Innovation in banking and fintech startups. Fear or complacency?

I spent about 18 years in investment banking, long enough to understand that the financial industry is not naturally inclined to innovate. Why this? I see four main reasons.

The financial industry is self-referential. My friends working in finance and most of their collegues, seems to be far less curious and open to the rest of the world than people in other sectors. People in finance tend to be stereotyped, they dress and behave the same, they have the same interests and hobbies, they go on holiday in the same places, most of their curricula look so similar. Greed and commitment seem to be a predictor of success in banking, much more than lateral thinking or creativity. People in finance don’t use social networks (usually they say that they don’t have time or that is forbidden by their employers) The truth is that they don’t like socials. Banks seem to channel the creativity of many bright people in building exotic investment products.

Technology in banks is not a core function. Banks have very big IT budgets, but most of the money is devoted to comply with regulation and to increase the efficiency of the operational functions. People in technology are very well paid, but they seem kind of frustrated, since they are perceived as outside of the core business, in a place where the core business is making money out of money.

Regulation is overwhelming. Financial institutions are literally overburdened by regulations that change so often to affect the entire operational structure with the unpleasant feeling of being always lagging behind. This is even worst for financial institutions operating in several countries, since, despite the hopes we are all pinning on the recent European Banking Union, the reality is, that regulation is quite fragmented, such as the legal and tax contexts.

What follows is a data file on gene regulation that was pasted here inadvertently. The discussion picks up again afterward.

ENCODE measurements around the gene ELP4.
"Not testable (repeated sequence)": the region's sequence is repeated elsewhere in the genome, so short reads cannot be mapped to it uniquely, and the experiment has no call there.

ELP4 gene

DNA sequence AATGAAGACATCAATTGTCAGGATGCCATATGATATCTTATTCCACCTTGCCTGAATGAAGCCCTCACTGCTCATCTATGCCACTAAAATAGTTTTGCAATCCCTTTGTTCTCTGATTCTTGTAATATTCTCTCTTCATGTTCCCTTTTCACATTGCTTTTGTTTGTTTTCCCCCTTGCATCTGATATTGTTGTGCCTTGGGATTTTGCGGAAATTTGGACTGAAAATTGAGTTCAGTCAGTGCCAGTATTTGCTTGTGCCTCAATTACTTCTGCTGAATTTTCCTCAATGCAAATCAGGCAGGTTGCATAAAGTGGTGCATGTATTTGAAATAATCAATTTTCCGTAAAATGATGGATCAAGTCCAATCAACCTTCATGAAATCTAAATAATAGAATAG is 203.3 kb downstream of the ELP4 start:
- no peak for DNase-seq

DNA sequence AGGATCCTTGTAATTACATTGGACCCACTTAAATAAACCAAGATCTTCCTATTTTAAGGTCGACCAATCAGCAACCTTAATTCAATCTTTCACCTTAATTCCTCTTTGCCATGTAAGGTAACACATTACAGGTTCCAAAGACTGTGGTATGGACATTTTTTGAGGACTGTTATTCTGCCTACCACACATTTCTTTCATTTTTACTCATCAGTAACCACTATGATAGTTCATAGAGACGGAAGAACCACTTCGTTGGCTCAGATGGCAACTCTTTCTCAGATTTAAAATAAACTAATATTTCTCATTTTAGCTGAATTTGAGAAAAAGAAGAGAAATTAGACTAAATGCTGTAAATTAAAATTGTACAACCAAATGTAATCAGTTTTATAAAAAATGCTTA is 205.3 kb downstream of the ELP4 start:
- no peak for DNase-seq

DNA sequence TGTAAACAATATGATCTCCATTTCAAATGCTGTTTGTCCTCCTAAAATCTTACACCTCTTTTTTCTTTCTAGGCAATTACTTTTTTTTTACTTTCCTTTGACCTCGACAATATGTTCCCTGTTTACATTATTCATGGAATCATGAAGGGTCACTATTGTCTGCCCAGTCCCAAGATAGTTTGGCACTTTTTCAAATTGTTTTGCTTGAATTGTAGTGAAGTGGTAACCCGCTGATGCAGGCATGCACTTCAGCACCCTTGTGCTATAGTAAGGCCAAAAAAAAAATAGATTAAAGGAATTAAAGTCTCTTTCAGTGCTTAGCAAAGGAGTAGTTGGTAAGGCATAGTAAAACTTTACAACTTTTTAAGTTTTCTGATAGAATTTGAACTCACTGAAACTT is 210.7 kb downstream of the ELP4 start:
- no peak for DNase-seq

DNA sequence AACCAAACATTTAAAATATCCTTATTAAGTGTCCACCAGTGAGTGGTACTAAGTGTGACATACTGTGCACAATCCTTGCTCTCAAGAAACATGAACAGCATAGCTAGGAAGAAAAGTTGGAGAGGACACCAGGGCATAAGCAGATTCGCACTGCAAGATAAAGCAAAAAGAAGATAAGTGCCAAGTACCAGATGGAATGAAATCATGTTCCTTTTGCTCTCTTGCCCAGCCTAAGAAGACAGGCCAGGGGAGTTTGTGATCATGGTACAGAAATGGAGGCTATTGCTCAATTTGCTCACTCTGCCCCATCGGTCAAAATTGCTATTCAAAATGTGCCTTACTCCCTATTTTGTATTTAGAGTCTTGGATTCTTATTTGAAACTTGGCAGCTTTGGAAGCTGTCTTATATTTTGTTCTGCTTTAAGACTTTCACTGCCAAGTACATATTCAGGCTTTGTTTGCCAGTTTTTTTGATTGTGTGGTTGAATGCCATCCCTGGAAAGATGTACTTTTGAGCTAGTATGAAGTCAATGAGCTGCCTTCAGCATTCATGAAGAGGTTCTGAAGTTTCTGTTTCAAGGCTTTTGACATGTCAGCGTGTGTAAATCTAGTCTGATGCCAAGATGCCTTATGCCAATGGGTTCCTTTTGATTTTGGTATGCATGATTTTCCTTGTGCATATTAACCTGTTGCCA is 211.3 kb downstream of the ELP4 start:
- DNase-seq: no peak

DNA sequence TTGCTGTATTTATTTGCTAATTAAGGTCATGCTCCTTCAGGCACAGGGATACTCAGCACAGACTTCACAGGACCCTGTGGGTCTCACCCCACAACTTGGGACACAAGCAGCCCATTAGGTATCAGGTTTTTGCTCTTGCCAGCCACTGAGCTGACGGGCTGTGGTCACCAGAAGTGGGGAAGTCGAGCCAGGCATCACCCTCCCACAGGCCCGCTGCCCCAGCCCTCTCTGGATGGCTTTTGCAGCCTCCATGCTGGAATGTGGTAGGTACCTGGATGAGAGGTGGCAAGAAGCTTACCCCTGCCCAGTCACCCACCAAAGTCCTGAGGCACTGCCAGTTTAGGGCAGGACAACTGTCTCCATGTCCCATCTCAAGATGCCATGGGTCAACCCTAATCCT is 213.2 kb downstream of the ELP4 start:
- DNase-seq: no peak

Banks IT legacy contexts are a nightmare. Large retail banks often rely on outdated technology. Different modules and technologies have layered over time, regulation after regulation, acquisition after acquisition. The typical result is non-standardized solutions that take a lot of time and money to maintain. Adding new product features or simply keeping up with innovations in consumer technology (e.g. mobile banking, digital wallets or microcredits) consumes an exponential amount of resources. Standardizing a core banking platform from a third-party specialist is not something without risk.

The outside world is evolving fast. For lean and agile startups, it’s much easier to innovate and import into the financial world the new patterns that are already affecting consumers’ behaviour in other industries.

Banks are not dull, however, they know they need to innovate and that the size of the opportunity is huge. A recent report by McKinsey warns banks that the digital revolution can wipe out a substantial portion of their revenues. As we all know, banks heavily rely on companies like McKinsey as the “good word” to legitimize what is obvious in front of their boards.

Banking is a peculiar industry, naturally protected from incumbents by two main factors:

1) Banks benefit from rewards of position. Banks can afford to be less efficient than most firms in other industries. Banks cannot simply fail, they enjoy state support, since the impact of a bank’s default on the economy can be devastating.

2) Heavy regulation is clearly a burden for a bank, but also a strong defence against competition. Being part of a regulated industry is complicated and expensive, but at the same time it represents a strong barrier to new entrants.

The cost of innovation in fintech is high, much higher than in most industries, since startups have to play in a regulated environment and fight rewards of position. Innovating in the banking industry is much more expensive than anywhere else.

It’s no coincidence that the only firms posing a serious threat to the rich payments industry, are the big tech companies dominating the arena of the mobile payments devices, like Apple and Samsung.

My view is that banks are deliberately complacent towards the outsourcing of innovation to fintech startups. Some banks proactively foster innovation by cooperating with startups in Innovation hubs, or by creating their Venture Capital funds or accelerators. Banks that are sitting back and watching now, will probably make acquisitions in the future.

The big capital injections from the banks’ venture capital funds in blockchain technology, are nothing else than testing laboratories for the financial technologies of tomorrow.

We might like it or not, but banks are not facing extinction. Banks are not really scared by fintech startups as competitors, they are mostly afraid of lagging behind other banks, more successful in embracing innovation.

Many influential voices are warning that the money flowing to the fintech sector is excessive, my view is that the cost of innovating the banking system from inside, would have been much bigger.

We cannot solve a problem by using the same kind of thinking we used when we created them.” Albert Einstein

Serena Torielli

Founder of AdviseOnly